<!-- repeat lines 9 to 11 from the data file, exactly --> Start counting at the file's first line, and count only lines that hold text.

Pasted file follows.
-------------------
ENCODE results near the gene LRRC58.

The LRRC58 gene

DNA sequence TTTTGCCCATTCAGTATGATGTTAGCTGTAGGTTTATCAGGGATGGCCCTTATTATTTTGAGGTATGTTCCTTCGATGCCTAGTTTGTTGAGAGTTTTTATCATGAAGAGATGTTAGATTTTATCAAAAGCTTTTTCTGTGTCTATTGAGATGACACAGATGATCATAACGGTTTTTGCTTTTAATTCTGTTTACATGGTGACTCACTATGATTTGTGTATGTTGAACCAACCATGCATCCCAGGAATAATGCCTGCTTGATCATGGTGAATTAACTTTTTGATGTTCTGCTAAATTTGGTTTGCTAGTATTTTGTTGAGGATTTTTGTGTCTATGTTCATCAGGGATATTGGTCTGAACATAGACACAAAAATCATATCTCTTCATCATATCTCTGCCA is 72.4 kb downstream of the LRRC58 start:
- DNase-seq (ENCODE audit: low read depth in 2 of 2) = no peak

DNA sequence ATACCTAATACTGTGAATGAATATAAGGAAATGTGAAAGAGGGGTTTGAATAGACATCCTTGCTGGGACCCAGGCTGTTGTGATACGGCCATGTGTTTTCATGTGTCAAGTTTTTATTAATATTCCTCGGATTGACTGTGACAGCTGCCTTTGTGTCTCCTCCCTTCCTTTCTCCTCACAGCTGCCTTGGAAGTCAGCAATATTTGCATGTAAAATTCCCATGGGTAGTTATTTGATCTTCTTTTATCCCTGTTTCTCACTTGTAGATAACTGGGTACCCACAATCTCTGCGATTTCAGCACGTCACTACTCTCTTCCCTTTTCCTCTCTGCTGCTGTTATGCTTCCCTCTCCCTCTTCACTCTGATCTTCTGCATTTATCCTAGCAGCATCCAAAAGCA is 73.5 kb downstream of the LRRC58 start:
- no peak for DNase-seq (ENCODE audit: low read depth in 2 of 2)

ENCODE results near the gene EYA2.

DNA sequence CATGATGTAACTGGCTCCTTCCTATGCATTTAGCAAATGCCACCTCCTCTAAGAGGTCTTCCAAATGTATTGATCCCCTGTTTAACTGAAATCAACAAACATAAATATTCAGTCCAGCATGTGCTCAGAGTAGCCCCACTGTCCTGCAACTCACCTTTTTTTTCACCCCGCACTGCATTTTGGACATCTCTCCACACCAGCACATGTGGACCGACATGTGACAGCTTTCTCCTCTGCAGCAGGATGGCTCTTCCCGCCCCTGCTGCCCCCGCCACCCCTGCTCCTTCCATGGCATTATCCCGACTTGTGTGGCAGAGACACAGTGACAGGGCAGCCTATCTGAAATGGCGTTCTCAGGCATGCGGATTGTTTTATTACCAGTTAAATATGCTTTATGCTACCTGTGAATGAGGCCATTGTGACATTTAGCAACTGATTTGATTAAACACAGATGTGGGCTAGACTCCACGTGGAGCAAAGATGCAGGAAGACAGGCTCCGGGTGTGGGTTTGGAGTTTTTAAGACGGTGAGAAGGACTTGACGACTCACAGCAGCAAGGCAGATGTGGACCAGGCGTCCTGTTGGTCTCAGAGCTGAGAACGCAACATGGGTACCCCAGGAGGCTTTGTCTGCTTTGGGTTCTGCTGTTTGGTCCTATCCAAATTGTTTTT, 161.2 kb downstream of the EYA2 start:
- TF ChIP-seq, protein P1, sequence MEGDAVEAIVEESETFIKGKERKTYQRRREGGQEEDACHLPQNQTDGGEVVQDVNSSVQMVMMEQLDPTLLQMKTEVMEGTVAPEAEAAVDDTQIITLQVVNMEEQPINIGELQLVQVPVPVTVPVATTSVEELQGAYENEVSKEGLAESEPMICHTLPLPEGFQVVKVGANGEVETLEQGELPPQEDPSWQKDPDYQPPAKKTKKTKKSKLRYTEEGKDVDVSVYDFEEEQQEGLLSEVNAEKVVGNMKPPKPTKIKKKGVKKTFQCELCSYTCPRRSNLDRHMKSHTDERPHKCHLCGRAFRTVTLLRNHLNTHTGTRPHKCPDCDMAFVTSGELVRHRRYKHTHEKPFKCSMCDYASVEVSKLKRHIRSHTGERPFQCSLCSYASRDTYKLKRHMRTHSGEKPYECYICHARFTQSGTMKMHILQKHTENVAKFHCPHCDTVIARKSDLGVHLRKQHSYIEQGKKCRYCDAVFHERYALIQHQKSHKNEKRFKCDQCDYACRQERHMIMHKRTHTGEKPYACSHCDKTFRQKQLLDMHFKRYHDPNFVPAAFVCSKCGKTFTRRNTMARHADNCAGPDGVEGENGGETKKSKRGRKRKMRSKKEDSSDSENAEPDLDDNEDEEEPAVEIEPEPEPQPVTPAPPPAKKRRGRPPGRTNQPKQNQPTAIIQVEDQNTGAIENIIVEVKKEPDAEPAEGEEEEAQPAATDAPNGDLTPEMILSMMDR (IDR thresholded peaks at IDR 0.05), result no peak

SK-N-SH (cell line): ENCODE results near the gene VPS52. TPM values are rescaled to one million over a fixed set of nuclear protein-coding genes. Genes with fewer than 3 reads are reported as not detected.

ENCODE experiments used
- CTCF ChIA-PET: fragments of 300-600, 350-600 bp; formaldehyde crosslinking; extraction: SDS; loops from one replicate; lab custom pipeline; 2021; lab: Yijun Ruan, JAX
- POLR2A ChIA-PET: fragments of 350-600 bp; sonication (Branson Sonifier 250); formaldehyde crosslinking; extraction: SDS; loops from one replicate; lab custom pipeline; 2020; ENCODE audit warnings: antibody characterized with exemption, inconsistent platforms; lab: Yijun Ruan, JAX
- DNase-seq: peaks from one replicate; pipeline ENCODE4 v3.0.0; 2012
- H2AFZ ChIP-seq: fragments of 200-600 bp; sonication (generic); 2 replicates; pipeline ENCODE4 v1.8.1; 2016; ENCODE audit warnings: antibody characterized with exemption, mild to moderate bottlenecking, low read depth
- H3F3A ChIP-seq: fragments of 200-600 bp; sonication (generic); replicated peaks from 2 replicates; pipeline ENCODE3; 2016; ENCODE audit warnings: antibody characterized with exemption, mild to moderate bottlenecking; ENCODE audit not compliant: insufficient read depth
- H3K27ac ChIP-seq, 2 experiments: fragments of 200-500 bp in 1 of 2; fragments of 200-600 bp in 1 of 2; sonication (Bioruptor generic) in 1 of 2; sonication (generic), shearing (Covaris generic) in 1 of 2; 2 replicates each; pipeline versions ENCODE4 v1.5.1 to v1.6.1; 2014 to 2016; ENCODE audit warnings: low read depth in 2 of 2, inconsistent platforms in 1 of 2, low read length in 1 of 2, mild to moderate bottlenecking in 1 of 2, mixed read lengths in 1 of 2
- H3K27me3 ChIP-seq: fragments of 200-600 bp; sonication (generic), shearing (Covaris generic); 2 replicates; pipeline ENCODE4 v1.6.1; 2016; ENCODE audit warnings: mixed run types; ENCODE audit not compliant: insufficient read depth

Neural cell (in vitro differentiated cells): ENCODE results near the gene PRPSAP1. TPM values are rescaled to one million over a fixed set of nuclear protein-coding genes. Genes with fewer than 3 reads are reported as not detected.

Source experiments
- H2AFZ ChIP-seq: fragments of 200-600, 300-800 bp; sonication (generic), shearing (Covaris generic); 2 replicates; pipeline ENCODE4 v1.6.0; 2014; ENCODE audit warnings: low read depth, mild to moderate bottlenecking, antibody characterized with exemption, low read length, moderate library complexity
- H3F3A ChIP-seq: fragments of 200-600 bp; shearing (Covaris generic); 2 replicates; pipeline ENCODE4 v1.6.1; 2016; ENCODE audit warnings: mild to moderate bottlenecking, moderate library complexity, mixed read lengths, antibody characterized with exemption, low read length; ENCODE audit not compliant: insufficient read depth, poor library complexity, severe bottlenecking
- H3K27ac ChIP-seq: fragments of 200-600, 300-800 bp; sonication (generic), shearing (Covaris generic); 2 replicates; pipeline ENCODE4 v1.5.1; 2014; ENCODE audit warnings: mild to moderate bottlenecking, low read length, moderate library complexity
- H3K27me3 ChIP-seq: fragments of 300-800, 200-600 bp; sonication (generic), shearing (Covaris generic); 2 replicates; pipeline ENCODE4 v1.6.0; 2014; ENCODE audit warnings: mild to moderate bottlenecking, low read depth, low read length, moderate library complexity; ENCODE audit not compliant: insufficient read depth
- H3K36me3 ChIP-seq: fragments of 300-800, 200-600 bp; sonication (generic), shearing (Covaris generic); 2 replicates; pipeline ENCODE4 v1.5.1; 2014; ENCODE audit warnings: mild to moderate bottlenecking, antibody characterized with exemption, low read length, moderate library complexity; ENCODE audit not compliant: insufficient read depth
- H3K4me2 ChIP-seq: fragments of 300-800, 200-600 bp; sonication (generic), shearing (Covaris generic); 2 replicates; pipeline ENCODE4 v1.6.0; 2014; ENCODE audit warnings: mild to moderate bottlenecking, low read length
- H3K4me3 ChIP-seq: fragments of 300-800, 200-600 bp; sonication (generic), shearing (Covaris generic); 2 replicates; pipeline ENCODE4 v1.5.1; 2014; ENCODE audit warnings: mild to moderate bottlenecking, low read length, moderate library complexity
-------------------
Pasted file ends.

- TF ChIP-seq, protein P1, sequence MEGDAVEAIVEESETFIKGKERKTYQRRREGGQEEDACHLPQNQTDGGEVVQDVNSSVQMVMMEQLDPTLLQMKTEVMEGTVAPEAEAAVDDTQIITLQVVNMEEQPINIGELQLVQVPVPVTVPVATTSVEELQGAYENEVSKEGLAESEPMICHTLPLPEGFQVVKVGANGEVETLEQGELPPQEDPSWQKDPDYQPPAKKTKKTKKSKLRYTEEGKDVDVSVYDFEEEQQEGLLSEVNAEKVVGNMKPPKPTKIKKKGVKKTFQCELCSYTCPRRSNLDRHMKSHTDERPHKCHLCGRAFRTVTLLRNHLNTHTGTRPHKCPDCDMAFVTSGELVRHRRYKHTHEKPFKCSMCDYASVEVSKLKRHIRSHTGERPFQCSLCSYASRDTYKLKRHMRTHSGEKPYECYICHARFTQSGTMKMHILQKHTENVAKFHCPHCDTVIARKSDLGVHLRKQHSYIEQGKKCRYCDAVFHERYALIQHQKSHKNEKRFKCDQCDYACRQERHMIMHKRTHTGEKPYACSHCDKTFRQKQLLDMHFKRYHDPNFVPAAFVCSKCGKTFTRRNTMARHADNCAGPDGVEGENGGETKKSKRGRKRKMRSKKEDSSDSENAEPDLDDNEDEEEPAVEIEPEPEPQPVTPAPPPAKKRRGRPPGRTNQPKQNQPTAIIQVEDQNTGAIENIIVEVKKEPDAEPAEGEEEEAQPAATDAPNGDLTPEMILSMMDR (IDR thresholded peaks at IDR 0.05), result no peak

SK-N-SH (cell line): ENCODE results near the gene VPS52. TPM values are rescaled to one million over a fixed set of nuclear protein-coding genes. Genes with fewer than 3 reads are reported as not detected.

ENCODE experiments used